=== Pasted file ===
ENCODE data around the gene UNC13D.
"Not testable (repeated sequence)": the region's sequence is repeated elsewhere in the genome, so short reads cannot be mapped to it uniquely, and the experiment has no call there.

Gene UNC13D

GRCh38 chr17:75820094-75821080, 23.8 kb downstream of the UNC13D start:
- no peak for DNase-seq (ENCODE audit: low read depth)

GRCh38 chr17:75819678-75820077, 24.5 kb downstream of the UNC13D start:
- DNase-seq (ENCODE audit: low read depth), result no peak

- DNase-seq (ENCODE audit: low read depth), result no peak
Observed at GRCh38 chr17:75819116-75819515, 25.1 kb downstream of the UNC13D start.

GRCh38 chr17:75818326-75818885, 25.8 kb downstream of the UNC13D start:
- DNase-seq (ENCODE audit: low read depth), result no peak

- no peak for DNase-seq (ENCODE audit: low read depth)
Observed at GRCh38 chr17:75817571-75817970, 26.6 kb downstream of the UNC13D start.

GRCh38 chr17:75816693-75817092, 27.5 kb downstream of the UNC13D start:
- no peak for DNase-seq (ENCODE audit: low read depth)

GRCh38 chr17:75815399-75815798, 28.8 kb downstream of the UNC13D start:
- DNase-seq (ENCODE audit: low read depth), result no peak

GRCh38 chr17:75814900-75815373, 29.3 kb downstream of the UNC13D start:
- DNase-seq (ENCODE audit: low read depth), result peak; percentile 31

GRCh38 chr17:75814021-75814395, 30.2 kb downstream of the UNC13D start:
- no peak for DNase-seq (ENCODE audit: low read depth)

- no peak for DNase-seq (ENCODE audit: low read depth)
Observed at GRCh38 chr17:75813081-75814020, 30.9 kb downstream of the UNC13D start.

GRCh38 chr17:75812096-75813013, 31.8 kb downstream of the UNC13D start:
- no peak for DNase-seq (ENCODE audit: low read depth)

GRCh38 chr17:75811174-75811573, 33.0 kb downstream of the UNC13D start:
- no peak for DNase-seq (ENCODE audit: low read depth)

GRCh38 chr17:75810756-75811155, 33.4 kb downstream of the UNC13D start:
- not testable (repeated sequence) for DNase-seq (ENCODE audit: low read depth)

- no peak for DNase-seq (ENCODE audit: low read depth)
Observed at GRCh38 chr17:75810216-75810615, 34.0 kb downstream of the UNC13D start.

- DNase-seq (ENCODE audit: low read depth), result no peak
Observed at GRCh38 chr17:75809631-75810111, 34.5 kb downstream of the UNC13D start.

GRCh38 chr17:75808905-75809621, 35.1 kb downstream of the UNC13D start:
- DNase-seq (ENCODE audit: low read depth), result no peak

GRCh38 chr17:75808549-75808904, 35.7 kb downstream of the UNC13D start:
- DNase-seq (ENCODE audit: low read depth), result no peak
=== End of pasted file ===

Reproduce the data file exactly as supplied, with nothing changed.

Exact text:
ENCODE data around the gene UNC13D.
"Not testable (repeated sequence)": the region's sequence is repeated elsewhere in the genome, so short reads cannot be mapped to it uniquely, and the experiment has no call there.

Gene UNC13D

GRCh38 chr17:75820094-75821080, 23.8 kb downstream of the UNC13D start:
- no peak for DNase-seq (ENCODE audit: low read depth)

GRCh38 chr17:75819678-75820077, 24.5 kb downstream of the UNC13D start:
- DNase-seq (ENCODE audit: low read depth), result no peak

- DNase-seq (ENCODE audit: low read depth), result no peak
Observed at GRCh38 chr17:75819116-75819515, 25.1 kb downstream of the UNC13D start.

GRCh38 chr17:75818326-75818885, 25.8 kb downstream of the UNC13D start:
- DNase-seq (ENCODE audit: low read depth), result no peak

- no peak for DNase-seq (ENCODE audit: low read depth)
Observed at GRCh38 chr17:75817571-75817970, 26.6 kb downstream of the UNC13D start.

GRCh38 chr17:75816693-75817092, 27.5 kb downstream of the UNC13D start:
- no peak for DNase-seq (ENCODE audit: low read depth)

GRCh38 chr17:75815399-75815798, 28.8 kb downstream of the UNC13D start:
- DNase-seq (ENCODE audit: low read depth), result no peak

GRCh38 chr17:75814900-75815373, 29.3 kb downstream of the UNC13D start:
- DNase-seq (ENCODE audit: low read depth), result peak; percentile 31

GRCh38 chr17:75814021-75814395, 30.2 kb downstream of the UNC13D start:
- no peak for DNase-seq (ENCODE audit: low read depth)

- no peak for DNase-seq (ENCODE audit: low read depth)
Observed at GRCh38 chr17:75813081-75814020, 30.9 kb downstream of the UNC13D start.

GRCh38 chr17:75812096-75813013, 31.8 kb downstream of the UNC13D start:
- no peak for DNase-seq (ENCODE audit: low read depth)

GRCh38 chr17:75811174-75811573, 33.0 kb downstream of the UNC13D start:
- no peak for DNase-seq (ENCODE audit: low read depth)

GRCh38 chr17:75810756-75811155, 33.4 kb downstream of the UNC13D start:
- not testable (repeated sequence) for DNase-seq (ENCODE audit: low read depth)

- no peak for DNase-seq (ENCODE audit: low read depth)
Observed at GRCh38 chr17:75810216-75810615, 34.0 kb downstream of the UNC13D start.

- DNase-seq (ENCODE audit: low read depth), result no peak
Observed at GRCh38 chr17:75809631-75810111, 34.5 kb downstream of the UNC13D start.

GRCh38 chr17:75808905-75809621, 35.1 kb downstream of the UNC13D start:
- DNase-seq (ENCODE audit: low read depth), result no peak

GRCh38 chr17:75808549-75808904, 35.7 kb downstream of the UNC13D start:
- DNase-seq (ENCODE audit: low read depth), result no peak